Camera Mount – We will be using the RAM mount system for this camera. The camera housing will use a 1 ½” ball and the flash units and motion detector will use the 1” ball.

Miscellaneous Parts – Bolts, nuts, washers, wire, connectors, glue and paint.

Below are the parts for this project. (except for the 3 ½” PVC coupling)

Image

Part Two coming in a few days. Feel free to talk amongst yourselves. Raise your hand if you have any questions.

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PostPosted: Mon Mar 12, 2012 3:41 pm 
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great idea - should be an interesting thread....

Joe

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PostPosted: Mon Mar 12, 2012 4:05 pm 
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I'm in!


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PostPosted: Mon Mar 12, 2012 5:10 pm 
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Thankyou for this...awesome!

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PostPosted: Mon Mar 12, 2012 7:16 pm 
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:WTG :WTG Very interesting!


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PostPosted: Mon Mar 12, 2012 8:01 pm 
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Keep it coming...


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PostPosted: Mon Mar 12, 2012 8:06 pm 
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Great work !

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PostPosted: Mon Mar 12, 2012 8:48 pm 
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:awesome

Been thinking about doing one ever since you first joined the forum here!

Thanks for this!

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PostPosted: Thu Mar 22, 2012 11:28 am 
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TRL,

Glad you got the ball rolling on the DSLRs. It should catch on with some of the more serious trail cam buffs. How will you be triggering the SB28s? I have one that I might use for my D2x. Interested to hear from you on this. Steve Winter with NG used SB26s in slave mode I think....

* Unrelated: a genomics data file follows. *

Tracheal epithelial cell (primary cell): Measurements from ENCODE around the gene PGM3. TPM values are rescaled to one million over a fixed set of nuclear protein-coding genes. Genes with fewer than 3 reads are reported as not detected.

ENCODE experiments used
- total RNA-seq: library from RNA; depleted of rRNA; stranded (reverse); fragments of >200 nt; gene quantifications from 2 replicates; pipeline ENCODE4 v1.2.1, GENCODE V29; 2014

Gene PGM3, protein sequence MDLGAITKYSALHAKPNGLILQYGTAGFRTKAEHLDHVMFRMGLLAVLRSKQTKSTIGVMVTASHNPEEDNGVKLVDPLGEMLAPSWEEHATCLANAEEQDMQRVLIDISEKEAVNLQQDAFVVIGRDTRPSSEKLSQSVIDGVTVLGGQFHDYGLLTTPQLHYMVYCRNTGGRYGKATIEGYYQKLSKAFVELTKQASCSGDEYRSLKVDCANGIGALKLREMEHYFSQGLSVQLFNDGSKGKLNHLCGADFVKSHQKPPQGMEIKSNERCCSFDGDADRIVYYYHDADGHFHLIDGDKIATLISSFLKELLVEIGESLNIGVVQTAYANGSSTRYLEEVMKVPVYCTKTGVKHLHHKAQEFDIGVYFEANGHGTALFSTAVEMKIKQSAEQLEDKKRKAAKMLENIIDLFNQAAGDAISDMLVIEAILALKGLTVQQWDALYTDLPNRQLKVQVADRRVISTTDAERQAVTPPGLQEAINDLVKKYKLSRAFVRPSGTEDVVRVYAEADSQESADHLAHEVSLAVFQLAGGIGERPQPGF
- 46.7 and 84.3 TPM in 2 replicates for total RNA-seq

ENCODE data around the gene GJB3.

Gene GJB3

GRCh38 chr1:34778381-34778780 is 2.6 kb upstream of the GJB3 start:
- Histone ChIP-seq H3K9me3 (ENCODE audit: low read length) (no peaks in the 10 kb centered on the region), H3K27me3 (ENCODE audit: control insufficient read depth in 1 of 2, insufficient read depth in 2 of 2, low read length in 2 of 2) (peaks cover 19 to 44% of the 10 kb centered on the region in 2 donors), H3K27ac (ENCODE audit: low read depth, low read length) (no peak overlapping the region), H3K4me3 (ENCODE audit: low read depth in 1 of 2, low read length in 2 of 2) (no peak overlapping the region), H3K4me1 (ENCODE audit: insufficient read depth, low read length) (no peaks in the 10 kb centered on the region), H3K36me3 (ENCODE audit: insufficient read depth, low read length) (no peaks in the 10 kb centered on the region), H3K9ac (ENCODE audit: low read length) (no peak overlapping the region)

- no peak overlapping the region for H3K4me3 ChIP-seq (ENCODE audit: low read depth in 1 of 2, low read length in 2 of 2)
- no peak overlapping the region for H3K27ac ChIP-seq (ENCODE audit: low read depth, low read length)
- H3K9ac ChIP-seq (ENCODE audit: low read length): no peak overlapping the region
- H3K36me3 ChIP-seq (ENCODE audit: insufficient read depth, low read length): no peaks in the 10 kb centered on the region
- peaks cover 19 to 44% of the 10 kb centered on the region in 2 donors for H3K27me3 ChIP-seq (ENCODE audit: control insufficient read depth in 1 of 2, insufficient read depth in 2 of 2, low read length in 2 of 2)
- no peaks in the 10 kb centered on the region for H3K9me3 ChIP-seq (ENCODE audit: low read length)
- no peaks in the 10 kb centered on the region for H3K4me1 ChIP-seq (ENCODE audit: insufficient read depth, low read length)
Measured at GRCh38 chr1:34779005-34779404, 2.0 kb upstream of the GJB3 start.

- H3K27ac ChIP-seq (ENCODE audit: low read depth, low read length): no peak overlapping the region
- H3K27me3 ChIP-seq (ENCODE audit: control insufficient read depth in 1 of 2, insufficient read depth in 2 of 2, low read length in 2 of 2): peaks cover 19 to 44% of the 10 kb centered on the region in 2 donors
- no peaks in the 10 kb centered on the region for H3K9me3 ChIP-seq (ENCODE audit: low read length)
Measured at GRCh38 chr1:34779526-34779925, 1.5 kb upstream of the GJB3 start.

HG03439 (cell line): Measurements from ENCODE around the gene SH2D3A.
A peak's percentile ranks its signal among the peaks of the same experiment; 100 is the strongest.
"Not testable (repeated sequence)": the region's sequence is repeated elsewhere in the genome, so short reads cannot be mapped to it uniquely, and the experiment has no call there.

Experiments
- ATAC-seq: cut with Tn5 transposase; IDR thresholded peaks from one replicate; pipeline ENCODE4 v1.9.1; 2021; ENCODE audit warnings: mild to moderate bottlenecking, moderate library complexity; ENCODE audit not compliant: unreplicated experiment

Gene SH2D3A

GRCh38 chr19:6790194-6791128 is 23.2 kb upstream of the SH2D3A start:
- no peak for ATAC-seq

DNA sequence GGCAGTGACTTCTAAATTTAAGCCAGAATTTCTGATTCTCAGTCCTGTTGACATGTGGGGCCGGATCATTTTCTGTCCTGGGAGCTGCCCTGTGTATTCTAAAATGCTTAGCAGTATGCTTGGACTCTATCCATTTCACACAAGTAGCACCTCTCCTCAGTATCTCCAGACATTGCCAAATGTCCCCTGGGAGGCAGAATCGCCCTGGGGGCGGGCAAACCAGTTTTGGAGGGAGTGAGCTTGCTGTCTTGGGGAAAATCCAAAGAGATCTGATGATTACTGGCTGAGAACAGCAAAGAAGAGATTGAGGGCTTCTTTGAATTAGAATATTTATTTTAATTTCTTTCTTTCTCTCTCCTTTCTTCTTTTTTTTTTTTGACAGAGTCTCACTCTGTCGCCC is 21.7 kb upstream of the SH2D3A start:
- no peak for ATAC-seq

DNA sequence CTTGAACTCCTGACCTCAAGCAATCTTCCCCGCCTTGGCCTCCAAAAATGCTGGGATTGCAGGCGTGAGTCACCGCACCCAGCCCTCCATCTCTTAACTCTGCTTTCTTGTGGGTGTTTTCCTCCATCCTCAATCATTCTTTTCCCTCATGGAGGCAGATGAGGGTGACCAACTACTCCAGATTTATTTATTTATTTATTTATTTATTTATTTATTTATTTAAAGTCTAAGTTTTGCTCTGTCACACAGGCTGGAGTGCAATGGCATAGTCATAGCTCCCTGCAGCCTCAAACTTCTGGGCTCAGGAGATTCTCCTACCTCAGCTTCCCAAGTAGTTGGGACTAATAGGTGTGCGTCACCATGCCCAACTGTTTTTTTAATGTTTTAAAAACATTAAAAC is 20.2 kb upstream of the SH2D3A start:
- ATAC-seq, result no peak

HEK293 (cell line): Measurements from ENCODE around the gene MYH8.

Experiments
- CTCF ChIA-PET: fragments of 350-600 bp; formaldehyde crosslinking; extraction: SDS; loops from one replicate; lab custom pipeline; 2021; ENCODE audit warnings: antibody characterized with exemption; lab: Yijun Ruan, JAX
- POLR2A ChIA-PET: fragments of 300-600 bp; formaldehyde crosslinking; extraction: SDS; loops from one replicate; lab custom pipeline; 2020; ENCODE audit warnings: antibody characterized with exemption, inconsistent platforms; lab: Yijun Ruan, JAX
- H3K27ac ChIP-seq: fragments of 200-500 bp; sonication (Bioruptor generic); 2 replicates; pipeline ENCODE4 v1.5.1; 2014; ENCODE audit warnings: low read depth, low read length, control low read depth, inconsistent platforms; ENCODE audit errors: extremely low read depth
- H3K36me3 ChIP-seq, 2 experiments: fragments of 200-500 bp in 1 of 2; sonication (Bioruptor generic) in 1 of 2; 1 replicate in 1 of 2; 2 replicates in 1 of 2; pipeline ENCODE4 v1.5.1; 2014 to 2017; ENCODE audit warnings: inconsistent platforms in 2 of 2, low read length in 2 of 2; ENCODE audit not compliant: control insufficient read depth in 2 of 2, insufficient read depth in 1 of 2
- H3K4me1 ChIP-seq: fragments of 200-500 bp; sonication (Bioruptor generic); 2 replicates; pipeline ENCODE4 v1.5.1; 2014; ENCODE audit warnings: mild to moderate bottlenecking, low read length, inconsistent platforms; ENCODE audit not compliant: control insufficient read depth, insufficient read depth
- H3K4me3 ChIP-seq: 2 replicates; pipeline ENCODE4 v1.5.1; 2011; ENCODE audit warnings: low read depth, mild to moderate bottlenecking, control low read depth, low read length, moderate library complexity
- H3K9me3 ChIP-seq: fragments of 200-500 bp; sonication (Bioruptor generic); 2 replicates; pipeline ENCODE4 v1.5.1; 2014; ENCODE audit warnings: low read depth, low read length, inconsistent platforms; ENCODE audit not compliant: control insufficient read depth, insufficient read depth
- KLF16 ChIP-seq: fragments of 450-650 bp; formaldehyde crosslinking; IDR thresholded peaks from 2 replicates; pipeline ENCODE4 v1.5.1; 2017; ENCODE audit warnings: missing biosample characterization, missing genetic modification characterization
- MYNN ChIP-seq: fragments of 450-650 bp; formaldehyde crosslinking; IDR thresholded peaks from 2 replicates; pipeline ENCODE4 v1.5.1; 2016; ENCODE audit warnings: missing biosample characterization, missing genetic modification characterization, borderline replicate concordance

Cheers, Bruce.

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PostPosted: Thu Mar 22, 2012 11:40 am 
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L. Bruce Kekule wrote:
TRL,

Glad you got the ball rolling on the DSLRs. It should catch on with some of the more serious trail cam buffs. How will you be triggering the SB28s? I have one that I might use for my D2x. Interested to hear from you on this. Steve Winter with NG used SB26s in slave mode I think....

Cheers, Bruce.


Hey Bruce........I think you are right, it is going to catch on once guys see how easy it is and the quality of the images. For the project in this thread I will be using a SSII in a remote housing. The SB28 has a great standby mode that can extend battery life to a few weeks on four AA's. To trigger the flash I will be using either a hardwire that goes from the Canon camera hot shoe to the Nikon flash or an iShoot wireless remote. Costs are about the same and the iShoot works great in the warmer months. But I have found that the lower cost wireless remotes fail when temps get below about 10F making hardwire about the only choice.

Hope to post part two of the thread in a couple days. Can't wait to see some shots from your project.